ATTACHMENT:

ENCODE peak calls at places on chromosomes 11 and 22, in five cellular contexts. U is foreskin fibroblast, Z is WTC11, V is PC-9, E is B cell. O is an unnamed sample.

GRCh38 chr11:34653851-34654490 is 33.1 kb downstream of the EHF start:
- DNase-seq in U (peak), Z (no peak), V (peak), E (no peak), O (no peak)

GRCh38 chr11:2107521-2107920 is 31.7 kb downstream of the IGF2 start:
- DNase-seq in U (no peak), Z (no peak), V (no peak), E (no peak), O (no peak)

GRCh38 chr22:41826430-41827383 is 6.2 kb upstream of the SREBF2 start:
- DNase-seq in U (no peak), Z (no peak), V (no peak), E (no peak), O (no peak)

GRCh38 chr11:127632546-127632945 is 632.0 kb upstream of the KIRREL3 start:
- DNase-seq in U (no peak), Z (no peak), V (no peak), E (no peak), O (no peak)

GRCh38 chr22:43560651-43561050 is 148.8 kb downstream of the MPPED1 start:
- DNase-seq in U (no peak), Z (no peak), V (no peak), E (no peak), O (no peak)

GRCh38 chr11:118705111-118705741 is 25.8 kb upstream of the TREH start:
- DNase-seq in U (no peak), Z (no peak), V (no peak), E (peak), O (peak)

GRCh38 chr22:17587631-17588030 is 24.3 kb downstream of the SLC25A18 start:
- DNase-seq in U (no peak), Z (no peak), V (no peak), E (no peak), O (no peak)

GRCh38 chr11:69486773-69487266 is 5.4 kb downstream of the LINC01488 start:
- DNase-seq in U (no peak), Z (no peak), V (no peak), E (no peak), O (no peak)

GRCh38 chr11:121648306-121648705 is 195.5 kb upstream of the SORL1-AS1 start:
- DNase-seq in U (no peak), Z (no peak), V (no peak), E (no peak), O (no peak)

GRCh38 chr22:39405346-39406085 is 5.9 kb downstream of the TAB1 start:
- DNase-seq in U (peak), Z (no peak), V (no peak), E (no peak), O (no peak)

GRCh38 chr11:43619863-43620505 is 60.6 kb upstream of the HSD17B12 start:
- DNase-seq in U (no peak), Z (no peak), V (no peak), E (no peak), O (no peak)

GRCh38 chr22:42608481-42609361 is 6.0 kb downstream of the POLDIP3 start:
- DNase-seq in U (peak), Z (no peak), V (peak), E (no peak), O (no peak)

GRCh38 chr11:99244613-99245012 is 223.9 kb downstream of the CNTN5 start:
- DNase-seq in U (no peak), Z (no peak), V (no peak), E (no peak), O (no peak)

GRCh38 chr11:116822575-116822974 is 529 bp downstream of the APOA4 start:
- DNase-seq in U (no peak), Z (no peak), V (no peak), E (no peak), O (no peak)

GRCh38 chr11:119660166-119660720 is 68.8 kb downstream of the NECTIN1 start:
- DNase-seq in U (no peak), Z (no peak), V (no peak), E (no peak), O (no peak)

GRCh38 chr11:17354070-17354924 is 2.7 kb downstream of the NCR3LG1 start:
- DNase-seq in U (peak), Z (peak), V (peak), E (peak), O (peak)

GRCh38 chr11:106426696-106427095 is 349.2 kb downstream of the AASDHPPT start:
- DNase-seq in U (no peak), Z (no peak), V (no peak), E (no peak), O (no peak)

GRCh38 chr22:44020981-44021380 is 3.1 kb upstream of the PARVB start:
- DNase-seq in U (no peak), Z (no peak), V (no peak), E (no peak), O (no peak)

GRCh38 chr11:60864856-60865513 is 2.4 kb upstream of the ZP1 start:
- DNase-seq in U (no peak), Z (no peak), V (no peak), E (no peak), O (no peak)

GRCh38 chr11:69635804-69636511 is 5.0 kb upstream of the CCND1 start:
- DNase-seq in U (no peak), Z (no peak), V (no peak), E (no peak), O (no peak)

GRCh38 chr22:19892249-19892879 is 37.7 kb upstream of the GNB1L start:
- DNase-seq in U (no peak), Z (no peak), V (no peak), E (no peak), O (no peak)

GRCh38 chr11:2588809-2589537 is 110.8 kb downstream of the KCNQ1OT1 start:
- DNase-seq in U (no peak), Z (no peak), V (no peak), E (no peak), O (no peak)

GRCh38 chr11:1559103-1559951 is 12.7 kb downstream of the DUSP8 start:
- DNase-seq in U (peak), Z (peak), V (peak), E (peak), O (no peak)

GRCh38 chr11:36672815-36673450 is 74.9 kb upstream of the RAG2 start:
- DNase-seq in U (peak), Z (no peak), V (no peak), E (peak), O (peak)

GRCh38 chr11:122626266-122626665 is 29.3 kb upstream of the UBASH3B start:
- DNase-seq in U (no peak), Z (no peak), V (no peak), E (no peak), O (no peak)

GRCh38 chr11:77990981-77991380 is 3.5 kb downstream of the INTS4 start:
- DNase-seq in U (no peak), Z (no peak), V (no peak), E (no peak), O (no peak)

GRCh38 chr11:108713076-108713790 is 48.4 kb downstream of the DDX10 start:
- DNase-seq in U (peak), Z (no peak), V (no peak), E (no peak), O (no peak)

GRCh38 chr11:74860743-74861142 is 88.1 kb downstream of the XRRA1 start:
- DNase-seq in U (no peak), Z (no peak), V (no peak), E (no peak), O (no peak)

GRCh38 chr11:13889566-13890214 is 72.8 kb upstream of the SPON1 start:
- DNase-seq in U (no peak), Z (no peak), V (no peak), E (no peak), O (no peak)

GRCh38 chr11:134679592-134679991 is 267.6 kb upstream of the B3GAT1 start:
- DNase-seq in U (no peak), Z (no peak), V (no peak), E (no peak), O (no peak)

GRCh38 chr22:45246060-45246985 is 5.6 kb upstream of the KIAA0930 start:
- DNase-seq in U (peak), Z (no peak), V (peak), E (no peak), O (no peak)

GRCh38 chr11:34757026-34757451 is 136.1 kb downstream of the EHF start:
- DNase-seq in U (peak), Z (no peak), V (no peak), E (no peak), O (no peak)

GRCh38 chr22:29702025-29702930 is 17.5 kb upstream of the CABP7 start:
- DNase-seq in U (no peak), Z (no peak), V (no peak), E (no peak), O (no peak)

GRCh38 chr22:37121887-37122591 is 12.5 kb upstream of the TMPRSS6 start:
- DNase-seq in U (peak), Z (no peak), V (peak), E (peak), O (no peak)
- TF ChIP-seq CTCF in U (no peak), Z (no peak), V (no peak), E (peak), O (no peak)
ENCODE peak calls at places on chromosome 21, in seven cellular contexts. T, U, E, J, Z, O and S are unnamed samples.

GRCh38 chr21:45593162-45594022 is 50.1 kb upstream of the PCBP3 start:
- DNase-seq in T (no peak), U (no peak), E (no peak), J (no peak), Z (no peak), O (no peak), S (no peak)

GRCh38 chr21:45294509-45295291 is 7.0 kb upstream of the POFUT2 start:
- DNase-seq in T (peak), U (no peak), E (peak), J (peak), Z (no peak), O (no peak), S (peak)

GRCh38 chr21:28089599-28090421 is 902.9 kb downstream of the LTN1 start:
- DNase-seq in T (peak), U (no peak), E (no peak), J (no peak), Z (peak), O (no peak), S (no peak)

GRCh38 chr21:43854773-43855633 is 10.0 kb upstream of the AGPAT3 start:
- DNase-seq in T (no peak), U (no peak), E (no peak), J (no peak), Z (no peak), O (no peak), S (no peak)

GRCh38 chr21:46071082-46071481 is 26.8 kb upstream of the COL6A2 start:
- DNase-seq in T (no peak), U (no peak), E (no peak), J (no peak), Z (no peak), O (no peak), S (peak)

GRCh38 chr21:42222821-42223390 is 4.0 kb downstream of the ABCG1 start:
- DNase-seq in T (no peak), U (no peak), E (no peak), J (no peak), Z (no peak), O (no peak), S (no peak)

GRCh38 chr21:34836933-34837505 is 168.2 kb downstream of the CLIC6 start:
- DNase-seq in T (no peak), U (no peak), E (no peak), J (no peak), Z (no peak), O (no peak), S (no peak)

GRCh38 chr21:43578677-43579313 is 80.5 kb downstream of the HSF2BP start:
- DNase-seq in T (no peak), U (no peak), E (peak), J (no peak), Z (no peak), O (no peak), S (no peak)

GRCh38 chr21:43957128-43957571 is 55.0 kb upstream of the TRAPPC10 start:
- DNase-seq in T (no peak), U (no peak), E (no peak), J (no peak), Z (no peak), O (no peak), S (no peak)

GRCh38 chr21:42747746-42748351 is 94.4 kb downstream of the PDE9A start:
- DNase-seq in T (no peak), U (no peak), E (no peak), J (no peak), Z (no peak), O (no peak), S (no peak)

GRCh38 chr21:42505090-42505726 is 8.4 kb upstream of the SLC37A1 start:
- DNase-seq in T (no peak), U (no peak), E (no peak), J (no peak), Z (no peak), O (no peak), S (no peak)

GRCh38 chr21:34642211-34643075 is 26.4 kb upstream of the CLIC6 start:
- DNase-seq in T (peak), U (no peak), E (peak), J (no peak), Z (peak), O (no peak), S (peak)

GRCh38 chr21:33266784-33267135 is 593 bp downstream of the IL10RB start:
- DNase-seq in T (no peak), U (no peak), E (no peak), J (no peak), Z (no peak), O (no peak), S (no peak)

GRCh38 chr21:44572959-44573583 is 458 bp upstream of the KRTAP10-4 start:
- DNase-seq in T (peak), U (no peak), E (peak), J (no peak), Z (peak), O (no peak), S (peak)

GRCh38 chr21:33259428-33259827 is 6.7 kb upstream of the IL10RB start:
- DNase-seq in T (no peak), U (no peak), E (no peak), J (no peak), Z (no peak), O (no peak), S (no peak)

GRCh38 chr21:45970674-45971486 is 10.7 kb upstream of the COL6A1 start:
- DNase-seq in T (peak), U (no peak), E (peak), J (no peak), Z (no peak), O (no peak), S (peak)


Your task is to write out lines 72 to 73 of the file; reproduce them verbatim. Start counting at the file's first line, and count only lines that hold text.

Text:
GRCh38 chr21:45593162-45594022 is 50.1 kb upstream of the PCBP3 start:
- DNase-seq in T (no peak), U (no peak), E (no peak), J (no peak), Z (no peak), O (no peak), S (no peak)